In this article, the project and implementation of the sewer system in the Paquiçamba Village, as a condition for environmental licensing, was investigated. This village is surrounded by the influence of the Belo Monte Hydroelectric Plant (Brazil). This research aimed to characterize the context of ethnodevelopment, thus recognizing the social participation of the indigenous people. The research within a qualitative approach between 2009 and 2018 was based on primary data sources (through structured interviews) and secondary data (electronic files related to the environmental licensing). Data were analysed according to descriptive, focused and selective observations until reaching theoretical saturation. The organization of the data was followed by the organization of the themes, which formed a spiral of interconnected activities based on Creswell's proposal (2014). It was detected that indigenous involvement occurred at some moments in the elaboration of the sewage system project. The maintenance of ancestral habits in the disposal of excreta by a portion of the indigenous people, even with the sewage system in place, makes it essential to broaden the debate on the projects proposed on the environmental licensing processes. The Indigenous can not only have a consultative role, but assume a deliberative participation, being protagonists in conducting their own development.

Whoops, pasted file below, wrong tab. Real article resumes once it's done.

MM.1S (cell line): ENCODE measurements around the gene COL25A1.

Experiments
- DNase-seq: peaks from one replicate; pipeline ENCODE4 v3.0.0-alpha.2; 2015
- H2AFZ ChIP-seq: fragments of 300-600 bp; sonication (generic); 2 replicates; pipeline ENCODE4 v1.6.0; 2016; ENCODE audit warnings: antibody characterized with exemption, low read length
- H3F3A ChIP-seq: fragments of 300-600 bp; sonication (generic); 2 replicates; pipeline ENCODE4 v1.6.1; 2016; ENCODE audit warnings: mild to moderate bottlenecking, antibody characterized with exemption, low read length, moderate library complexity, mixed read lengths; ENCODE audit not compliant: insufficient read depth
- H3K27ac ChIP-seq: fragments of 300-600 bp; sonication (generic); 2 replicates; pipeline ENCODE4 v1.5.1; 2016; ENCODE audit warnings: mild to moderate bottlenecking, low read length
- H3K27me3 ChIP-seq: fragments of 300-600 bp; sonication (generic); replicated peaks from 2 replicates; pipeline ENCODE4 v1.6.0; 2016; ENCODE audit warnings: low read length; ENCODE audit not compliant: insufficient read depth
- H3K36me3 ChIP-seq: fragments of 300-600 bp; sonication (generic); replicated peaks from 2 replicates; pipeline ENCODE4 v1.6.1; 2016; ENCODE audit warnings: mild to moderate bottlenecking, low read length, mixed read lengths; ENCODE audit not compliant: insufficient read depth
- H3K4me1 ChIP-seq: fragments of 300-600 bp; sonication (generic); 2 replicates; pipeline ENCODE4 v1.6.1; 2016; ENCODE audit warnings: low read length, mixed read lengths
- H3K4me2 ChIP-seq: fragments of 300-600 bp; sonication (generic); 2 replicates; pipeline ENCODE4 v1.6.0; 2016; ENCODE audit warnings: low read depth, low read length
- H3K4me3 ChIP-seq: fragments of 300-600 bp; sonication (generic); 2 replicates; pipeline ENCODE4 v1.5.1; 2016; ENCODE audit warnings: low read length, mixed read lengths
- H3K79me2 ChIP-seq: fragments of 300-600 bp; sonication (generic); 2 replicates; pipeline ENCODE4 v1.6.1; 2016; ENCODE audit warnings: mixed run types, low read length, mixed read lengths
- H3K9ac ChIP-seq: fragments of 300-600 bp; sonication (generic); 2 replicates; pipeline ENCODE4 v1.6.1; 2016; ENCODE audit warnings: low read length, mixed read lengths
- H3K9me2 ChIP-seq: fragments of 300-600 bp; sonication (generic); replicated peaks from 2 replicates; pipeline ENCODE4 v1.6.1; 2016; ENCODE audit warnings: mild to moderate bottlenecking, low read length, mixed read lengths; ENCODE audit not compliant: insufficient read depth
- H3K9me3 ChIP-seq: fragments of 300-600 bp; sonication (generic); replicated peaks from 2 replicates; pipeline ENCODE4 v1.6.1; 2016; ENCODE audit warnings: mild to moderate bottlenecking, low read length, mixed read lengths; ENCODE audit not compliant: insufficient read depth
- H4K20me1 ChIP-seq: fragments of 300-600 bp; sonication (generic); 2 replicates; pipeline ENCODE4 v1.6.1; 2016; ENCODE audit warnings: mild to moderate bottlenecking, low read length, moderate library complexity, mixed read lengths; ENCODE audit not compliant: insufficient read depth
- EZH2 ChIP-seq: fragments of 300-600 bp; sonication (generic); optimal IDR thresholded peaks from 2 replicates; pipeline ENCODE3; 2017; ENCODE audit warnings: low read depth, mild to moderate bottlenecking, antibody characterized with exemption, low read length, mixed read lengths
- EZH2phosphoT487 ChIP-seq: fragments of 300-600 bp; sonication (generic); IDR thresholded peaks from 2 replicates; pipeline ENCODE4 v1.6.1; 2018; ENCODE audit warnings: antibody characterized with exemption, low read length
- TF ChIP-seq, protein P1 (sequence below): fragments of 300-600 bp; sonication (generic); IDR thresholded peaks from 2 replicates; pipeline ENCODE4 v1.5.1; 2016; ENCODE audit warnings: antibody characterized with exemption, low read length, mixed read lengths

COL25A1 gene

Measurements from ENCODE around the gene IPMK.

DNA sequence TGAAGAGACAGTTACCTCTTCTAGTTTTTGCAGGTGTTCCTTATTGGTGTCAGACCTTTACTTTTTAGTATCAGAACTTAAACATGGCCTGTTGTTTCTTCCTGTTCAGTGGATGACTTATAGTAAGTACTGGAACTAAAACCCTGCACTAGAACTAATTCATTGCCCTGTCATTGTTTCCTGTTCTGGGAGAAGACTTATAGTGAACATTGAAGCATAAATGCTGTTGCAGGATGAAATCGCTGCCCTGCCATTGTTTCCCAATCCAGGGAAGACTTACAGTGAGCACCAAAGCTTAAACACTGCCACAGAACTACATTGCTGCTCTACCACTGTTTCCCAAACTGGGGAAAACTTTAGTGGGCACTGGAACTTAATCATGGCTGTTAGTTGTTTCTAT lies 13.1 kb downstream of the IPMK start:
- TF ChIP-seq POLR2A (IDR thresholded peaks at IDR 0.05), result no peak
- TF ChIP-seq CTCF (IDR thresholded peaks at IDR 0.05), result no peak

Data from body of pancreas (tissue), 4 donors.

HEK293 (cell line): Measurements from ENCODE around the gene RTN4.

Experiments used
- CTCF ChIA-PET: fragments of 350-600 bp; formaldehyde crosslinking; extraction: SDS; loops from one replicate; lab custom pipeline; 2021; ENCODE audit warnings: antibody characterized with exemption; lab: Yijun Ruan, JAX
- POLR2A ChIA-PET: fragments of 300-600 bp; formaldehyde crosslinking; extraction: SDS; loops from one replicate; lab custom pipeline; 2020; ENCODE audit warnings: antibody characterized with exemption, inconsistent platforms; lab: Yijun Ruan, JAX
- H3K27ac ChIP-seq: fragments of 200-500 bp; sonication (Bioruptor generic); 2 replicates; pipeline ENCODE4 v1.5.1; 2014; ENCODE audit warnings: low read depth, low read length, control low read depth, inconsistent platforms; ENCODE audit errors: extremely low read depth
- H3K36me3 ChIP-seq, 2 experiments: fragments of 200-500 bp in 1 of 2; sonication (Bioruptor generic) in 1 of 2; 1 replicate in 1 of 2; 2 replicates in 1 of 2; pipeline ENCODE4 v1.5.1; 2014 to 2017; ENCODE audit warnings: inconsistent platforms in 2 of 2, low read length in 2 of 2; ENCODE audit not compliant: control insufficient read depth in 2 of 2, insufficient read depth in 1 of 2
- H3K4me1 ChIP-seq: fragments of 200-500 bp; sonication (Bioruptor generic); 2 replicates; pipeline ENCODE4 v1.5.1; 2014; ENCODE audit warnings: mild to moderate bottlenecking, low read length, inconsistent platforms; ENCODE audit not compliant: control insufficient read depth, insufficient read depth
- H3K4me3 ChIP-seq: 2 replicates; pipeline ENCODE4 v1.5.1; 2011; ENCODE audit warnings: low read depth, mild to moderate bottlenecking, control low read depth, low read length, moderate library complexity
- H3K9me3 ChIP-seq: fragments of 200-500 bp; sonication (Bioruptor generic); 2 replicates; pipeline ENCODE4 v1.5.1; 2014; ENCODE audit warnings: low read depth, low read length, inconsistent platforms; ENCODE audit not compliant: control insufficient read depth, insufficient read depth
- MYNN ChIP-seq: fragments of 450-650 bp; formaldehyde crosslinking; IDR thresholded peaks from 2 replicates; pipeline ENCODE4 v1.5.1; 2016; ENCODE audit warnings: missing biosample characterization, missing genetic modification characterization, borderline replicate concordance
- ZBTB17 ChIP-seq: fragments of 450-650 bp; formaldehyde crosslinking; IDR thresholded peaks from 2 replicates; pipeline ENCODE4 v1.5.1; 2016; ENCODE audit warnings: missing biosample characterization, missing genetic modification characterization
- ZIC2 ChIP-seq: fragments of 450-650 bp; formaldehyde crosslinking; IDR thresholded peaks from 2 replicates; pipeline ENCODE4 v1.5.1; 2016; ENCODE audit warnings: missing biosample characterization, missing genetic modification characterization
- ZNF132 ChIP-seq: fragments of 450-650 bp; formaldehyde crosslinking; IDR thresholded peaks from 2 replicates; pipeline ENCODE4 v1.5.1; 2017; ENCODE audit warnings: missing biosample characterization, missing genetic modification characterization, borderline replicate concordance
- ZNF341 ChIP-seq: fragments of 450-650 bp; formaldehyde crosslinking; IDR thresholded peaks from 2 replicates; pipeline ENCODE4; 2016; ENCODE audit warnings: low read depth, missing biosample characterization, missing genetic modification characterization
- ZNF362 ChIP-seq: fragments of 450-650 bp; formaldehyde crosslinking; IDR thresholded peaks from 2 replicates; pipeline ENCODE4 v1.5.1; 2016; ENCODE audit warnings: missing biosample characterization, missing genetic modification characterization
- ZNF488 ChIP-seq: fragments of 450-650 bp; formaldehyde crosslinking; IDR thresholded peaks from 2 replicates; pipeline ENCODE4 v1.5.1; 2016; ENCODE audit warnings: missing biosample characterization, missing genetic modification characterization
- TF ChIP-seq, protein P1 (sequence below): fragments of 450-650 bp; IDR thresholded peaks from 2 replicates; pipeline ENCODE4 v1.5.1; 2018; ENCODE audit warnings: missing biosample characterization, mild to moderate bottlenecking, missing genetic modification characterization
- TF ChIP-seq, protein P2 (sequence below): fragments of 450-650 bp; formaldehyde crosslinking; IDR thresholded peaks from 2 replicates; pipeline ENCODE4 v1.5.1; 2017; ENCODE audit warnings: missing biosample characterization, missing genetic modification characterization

• The implementation of the sewage system in an indigenous village was investigated as a condition for environmental licensing.

  • The Indigenous continue to transform some habits to resist the negative impacts arising from the construction of the large engineering project.

  • The maintenance of ancestral habits by a portion of the indigenous people makes it essential to broaden the debate on environmental licensing processes.

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